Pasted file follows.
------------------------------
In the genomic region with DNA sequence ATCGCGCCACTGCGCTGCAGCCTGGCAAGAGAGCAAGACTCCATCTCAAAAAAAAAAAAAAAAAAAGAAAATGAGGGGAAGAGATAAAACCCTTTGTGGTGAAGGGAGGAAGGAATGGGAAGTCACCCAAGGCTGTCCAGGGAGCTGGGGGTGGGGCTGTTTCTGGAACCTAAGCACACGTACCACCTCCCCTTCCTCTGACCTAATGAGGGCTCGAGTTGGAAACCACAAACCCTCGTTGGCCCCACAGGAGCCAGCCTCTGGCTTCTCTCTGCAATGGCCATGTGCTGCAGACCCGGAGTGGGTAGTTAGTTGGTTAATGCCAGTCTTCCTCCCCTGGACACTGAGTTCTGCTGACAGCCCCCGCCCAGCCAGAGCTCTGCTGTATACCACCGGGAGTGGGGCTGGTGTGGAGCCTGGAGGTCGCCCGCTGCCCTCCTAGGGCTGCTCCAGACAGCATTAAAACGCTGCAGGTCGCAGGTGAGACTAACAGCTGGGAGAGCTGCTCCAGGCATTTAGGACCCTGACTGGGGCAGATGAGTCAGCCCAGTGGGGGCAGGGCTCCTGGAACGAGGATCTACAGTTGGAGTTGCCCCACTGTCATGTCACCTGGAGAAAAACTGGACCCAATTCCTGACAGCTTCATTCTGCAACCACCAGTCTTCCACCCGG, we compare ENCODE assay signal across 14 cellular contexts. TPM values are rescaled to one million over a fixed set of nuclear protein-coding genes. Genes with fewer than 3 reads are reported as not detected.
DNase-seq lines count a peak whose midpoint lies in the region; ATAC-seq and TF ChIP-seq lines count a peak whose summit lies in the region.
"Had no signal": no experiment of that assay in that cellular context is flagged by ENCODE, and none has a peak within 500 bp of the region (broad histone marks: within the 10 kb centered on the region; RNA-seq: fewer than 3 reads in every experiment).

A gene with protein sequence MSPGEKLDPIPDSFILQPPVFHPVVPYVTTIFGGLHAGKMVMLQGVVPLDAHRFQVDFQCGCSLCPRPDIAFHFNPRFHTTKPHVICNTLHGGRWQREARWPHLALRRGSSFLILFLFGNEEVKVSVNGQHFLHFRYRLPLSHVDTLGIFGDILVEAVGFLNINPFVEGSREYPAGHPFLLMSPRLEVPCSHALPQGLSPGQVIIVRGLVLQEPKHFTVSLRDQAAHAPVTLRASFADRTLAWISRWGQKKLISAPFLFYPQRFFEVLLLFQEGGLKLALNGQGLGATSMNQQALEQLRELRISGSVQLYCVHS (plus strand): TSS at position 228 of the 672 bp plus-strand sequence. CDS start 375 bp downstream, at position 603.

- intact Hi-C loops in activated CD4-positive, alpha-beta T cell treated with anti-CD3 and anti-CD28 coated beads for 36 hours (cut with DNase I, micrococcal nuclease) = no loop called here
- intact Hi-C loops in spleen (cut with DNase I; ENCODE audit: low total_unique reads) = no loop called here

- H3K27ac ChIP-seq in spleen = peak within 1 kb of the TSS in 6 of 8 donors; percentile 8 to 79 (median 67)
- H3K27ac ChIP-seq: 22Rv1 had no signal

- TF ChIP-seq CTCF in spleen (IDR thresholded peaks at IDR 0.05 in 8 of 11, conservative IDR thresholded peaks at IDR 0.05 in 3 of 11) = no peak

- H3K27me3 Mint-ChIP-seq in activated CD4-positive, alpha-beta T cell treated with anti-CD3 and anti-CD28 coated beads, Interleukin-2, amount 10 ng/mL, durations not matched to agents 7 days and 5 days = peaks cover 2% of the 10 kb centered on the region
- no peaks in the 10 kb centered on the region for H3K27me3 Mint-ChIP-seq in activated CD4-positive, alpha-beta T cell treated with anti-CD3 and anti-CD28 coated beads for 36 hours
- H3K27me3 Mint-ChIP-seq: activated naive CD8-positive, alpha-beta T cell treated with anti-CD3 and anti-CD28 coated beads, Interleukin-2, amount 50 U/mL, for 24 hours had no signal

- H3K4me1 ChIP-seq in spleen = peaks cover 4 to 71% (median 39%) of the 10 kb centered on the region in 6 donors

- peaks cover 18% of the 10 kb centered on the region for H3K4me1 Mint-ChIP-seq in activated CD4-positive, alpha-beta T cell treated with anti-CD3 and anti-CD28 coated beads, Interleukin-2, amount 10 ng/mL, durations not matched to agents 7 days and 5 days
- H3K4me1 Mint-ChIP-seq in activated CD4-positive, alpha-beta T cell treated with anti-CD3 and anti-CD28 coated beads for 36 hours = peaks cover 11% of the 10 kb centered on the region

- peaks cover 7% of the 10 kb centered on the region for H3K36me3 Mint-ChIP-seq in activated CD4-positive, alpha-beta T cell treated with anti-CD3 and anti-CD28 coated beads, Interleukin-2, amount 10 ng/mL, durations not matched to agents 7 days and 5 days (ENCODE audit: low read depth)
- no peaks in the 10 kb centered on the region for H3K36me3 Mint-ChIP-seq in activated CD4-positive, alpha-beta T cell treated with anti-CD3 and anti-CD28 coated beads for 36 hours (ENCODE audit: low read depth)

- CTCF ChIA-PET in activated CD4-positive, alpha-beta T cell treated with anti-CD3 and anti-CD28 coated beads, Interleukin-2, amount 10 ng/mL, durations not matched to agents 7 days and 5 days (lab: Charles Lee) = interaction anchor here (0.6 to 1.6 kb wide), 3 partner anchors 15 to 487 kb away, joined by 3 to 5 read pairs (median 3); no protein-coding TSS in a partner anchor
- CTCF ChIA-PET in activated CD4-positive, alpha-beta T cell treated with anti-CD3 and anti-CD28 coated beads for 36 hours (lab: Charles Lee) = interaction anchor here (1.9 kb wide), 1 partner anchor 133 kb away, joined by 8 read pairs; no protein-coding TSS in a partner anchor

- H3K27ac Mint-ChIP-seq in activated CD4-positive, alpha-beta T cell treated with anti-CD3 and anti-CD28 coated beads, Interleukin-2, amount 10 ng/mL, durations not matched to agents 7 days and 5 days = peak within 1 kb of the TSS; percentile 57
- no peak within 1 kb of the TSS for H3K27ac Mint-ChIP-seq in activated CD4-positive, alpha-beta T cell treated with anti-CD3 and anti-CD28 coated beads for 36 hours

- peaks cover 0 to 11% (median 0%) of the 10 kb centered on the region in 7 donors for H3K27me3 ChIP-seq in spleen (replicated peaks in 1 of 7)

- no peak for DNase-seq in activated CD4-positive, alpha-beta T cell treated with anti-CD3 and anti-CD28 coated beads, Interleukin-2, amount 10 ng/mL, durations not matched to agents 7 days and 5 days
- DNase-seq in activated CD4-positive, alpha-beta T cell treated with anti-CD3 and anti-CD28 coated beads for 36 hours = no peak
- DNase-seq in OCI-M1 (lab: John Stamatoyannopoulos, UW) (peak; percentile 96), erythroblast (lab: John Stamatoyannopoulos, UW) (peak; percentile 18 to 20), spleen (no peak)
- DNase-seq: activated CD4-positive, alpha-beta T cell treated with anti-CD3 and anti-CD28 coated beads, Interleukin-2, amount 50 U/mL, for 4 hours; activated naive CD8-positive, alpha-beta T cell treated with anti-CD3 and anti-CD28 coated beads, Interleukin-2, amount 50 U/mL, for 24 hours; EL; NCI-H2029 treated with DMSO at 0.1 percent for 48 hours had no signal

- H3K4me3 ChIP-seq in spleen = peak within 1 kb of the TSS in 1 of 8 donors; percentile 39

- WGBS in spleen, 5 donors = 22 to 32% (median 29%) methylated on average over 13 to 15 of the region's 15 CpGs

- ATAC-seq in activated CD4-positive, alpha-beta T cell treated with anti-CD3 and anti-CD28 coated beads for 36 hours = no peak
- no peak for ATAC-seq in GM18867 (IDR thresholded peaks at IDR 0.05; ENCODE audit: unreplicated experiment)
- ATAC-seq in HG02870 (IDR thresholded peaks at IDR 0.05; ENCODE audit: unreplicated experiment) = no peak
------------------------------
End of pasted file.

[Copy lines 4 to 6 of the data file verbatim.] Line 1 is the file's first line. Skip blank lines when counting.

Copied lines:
A gene with protein sequence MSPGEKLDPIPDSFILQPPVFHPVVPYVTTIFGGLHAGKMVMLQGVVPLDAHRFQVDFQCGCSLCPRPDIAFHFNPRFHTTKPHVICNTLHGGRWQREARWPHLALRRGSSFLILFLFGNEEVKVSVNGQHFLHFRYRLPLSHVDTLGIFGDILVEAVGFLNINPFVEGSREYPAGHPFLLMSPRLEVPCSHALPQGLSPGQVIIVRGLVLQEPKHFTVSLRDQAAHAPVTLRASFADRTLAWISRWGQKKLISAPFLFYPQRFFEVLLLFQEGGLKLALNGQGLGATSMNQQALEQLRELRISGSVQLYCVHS (plus strand): TSS at position 228 of the 672 bp plus-strand sequence. CDS start 375 bp downstream, at position 603.

- intact Hi-C loops in activated CD4-positive, alpha-beta T cell treated with anti-CD3 and anti-CD28 coated beads for 36 hours (cut with DNase I, micrococcal nuclease) = no loop called here
- intact Hi-C loops in spleen (cut with DNase I; ENCODE audit: low total_unique reads) = no loop called here